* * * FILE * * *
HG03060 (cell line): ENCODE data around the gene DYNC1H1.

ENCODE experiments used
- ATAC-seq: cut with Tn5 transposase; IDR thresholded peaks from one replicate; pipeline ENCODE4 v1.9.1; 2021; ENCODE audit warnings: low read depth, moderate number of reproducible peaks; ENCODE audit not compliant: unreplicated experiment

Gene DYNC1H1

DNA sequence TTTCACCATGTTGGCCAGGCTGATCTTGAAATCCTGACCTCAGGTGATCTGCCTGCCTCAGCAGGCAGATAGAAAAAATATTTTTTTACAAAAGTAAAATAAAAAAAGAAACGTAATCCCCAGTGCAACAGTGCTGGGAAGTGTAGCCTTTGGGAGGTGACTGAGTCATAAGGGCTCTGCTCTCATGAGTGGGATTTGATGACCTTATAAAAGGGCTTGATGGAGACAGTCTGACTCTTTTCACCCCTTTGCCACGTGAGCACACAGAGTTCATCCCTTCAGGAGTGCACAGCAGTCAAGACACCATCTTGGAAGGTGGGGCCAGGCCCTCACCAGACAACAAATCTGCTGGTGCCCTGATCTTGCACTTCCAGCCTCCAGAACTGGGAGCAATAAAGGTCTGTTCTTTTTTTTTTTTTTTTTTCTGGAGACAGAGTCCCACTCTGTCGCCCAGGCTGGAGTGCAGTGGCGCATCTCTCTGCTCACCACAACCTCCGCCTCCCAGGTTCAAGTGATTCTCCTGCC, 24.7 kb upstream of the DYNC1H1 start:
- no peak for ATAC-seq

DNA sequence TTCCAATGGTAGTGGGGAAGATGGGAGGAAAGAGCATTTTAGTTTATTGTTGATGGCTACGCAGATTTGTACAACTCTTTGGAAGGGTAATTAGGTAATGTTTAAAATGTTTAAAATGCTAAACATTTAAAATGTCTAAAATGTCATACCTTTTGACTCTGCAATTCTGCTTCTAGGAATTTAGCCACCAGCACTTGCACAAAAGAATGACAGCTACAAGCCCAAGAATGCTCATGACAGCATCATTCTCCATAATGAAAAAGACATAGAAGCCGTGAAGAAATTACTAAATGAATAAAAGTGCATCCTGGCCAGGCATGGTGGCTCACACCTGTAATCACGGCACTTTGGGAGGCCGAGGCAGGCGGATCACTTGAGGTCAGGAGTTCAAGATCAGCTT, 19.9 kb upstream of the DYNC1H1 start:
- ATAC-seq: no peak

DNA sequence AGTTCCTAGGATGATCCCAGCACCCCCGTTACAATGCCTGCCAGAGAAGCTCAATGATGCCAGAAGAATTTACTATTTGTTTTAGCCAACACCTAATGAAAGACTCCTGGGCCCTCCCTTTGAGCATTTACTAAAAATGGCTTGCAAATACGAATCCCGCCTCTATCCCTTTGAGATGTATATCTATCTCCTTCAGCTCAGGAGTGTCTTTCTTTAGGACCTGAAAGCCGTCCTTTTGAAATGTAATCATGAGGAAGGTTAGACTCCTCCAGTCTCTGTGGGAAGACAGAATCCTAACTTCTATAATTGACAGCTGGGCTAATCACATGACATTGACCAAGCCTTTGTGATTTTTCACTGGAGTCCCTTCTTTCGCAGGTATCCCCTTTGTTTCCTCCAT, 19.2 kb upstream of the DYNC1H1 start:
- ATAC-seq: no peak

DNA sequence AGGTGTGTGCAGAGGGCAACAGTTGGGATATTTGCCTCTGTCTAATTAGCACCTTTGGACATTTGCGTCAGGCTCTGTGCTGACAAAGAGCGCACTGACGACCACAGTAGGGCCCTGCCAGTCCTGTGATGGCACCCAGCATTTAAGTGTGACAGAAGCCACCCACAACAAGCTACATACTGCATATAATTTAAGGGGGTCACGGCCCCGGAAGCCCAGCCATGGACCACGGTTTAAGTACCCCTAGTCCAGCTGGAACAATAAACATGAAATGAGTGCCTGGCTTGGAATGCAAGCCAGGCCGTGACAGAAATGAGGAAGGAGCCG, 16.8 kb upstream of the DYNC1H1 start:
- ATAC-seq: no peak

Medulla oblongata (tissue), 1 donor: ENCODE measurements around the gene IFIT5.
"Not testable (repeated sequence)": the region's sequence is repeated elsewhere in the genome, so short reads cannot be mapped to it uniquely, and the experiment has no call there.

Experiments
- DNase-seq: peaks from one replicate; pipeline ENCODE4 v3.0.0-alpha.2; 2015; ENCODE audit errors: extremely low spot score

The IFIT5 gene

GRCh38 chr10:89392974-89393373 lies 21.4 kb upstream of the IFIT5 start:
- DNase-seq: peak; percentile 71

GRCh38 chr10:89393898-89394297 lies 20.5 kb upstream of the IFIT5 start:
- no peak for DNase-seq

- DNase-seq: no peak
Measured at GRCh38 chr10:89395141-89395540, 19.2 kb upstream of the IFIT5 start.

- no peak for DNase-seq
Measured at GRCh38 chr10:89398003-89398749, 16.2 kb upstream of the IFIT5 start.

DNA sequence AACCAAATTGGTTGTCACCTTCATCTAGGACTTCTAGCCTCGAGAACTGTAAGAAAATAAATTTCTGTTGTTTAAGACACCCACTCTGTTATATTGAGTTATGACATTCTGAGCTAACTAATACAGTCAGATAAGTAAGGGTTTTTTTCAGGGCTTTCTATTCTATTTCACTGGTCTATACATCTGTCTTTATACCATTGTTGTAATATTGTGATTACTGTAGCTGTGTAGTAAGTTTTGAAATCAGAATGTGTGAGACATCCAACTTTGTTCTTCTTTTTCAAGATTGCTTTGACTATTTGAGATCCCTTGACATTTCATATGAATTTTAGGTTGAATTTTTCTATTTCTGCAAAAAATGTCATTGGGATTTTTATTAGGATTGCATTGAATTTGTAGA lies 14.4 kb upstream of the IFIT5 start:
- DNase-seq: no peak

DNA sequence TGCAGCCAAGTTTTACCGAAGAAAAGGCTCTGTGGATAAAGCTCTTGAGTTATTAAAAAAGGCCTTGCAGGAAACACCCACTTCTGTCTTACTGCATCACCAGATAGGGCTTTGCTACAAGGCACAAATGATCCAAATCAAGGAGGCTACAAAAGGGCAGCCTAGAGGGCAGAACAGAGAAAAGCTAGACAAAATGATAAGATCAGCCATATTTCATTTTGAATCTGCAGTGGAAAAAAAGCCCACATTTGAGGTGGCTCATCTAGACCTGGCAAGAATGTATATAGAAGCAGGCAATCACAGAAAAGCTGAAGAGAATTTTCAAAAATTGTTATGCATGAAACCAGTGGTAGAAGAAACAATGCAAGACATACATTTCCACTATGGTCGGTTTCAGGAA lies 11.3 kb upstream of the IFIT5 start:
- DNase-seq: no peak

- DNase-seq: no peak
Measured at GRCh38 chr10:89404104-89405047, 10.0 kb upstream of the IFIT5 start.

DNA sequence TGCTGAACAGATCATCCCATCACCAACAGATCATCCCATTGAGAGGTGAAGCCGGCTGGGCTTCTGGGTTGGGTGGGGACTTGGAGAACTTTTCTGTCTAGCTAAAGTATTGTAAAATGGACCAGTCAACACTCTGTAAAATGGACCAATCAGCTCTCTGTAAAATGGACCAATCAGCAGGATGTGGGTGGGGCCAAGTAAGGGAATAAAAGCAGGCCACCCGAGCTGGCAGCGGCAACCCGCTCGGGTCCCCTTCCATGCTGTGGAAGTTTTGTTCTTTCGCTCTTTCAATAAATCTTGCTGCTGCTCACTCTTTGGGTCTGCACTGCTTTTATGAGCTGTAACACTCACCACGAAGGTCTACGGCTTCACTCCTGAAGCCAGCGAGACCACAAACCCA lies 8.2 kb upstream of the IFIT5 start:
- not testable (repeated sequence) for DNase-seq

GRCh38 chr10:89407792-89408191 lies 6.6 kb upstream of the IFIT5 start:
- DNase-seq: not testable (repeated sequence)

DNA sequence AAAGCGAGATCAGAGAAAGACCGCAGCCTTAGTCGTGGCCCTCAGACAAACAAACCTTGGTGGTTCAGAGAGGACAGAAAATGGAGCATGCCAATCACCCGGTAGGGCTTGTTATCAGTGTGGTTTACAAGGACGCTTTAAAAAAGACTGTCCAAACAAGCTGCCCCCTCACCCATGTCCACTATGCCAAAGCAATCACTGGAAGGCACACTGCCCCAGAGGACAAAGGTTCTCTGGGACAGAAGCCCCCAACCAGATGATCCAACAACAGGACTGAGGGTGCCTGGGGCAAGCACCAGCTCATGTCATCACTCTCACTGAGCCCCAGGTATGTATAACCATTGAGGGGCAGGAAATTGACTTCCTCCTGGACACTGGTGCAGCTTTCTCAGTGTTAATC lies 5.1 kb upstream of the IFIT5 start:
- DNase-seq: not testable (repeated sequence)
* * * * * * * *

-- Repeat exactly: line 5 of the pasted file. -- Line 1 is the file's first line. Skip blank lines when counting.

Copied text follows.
DNA sequence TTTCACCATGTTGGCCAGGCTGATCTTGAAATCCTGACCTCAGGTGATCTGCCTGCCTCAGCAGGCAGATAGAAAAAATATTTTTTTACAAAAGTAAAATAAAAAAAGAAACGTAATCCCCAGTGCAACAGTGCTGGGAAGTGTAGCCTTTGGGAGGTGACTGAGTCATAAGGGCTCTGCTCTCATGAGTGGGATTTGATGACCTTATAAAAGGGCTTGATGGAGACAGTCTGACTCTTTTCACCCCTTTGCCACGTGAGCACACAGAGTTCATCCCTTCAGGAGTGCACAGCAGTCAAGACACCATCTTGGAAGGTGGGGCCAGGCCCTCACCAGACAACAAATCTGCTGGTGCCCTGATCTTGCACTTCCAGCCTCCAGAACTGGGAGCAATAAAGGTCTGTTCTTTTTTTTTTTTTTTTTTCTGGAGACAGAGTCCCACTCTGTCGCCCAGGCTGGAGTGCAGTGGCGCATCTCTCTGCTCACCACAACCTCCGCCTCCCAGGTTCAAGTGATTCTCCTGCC, 24.7 kb upstream of the DYNC1H1 start: